With that in mind, several school districts in the U.S. and other countries have tried to reduce exposure in the classroom to RF radiation from devices. The Maryland State Department of Education, for example, recommended in 2016 that school districts use wired networks instead of WiFi whenever possible, turn off routers when not being used, and keep routers as far away from students as possible. In France, WiFi is banned from nursery schools.
The Federal Communications Commission (FCC),  US Government Accountability Office (GAO),  and the US Food and Drug Administration (FDA),  have all concluded that there is no evidence in the scientific literature proving that cell phones cause brain tumors or other health problems. According to the FDA, "attempts to replicate and confirm the few studies that did show a connection [between cell phone radiation and head tumors] have failed." 
But this was not the message that media coverage of the NTP study conveyed, as the industry blanketed reporters with its usual “more research is needed” spin. “Seriously, stop with the irresponsible reporting on cell phones and cancer,” demanded a Vox headline. “Don’t Believe the Hype,” urged The Washington Post. Newsweek, for its part, stated the NTP’s findings in a single paragraph, then devoted the rest of the article to an argument for why they should be ignored.49
It’s also packing a decent camera, so your kid can share selfies without worrying about the quality. It’s not perfect, and the battery life might not last as long as you’d like — but Motorola’s TurboPower charging means 15 minutes of charging can give six hours of battery life. Sit your kid down to dinner and plug their phone in, and it should be more than ready to see them through to bedtime. All in all, the Moto G6 is an extremely solid phone that should serve your child well.
High frequency, specifically 2.45 GHz Wi-Fi radiation, induces a decrease in sperm parameters along with an increase in apoptosis-positive cells and caspase-3 activity in the seminiferous tubules of Wistar rats, specially in 7-hour group. It reduced seminal vesicle weight following 2.45 GHz exposure. Considering the progressive privilege of 2.45 GHz wireless networks in our environment, we concluded that there should be a major concern about the time-dependent exposure of our body to the higher frequencies of Wi-Fi antenna.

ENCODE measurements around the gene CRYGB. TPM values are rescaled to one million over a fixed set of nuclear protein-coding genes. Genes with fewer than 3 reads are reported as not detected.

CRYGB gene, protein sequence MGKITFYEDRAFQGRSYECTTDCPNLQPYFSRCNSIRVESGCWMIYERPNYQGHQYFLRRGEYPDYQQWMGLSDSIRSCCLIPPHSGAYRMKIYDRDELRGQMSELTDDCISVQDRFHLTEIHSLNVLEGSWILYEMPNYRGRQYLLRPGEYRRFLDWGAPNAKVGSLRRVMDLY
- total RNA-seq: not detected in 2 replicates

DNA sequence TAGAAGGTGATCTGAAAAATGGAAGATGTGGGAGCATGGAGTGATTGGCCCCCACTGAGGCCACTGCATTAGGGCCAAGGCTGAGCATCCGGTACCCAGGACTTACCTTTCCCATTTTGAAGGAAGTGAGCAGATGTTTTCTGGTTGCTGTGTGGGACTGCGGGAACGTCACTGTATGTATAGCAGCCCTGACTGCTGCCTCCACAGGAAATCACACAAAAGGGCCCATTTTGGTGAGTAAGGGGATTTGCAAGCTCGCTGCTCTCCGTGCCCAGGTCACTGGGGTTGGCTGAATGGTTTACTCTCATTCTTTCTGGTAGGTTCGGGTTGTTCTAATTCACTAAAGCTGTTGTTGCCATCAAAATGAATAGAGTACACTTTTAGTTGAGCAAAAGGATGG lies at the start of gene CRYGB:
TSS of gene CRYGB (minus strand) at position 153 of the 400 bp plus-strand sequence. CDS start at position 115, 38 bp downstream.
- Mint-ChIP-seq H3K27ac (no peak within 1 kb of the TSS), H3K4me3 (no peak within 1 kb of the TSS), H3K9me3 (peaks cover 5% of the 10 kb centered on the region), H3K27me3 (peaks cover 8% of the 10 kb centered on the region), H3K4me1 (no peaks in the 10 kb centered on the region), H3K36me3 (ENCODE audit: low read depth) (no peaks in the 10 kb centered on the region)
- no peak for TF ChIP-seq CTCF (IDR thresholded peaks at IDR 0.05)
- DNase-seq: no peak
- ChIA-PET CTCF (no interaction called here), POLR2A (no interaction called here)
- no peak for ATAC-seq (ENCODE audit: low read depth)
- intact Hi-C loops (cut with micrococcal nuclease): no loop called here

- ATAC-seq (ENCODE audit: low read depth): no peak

RESULTS: Data obtained from the One day test showed an increase in concentration of blood glucose, decrease in Triglyceride level and GGT factor (P<0.05), however no observed significant difference on the Cholesterol, HDL, LDL level and hepatic enzymes activities in compare to control group. Groups of the five-day test showed reduction in the amount of blood glucose, elevation of cholesterol level and LDL relative to control group (P<0.05).
The FCC’s safety standards for cell phone radiation were based on studies conducted in the 1980s, These studies have long since been rendered obsolete by newer research. Yet for years the FCC refused to update or even review its standards. Instead, the federal agency simply sat on its hands while cell phones became ever more powerful and ubiquitous.
What does this tell us about Wi-Fi? Wi-fi routers are weaker transmitters even than mobile phone masts, and users sit away from them. The level of energy produced by a Wi-Fi router is very low, far too low to be able to disrupt DNA, so there is no mechanism for it to be carcinogenic. It’s true that it’s the same frequency as microwave radiation, but it’s so low power that there isn’t even a noticeable heating effect, never mind breakdown of genetic material. The ‘hot ear’ effect that you notice after a long call comes from the battery warming up, not radiation. It’s just too weak to do anything, even if you’re sitting close to it.
Cancer is the obvious start. An early concern with mobile technology was clusters of the disease around those living near phone masts. One study in Israel found a 4.5-fold increase in cancers of all kinds in the immediate vicinity of a mast (Int. J. Cancer Prev., 2004). In 2009, a Korean team of researchers carried out a pool analysis of the results of 23 studies, which involved almost 38,000 subjects.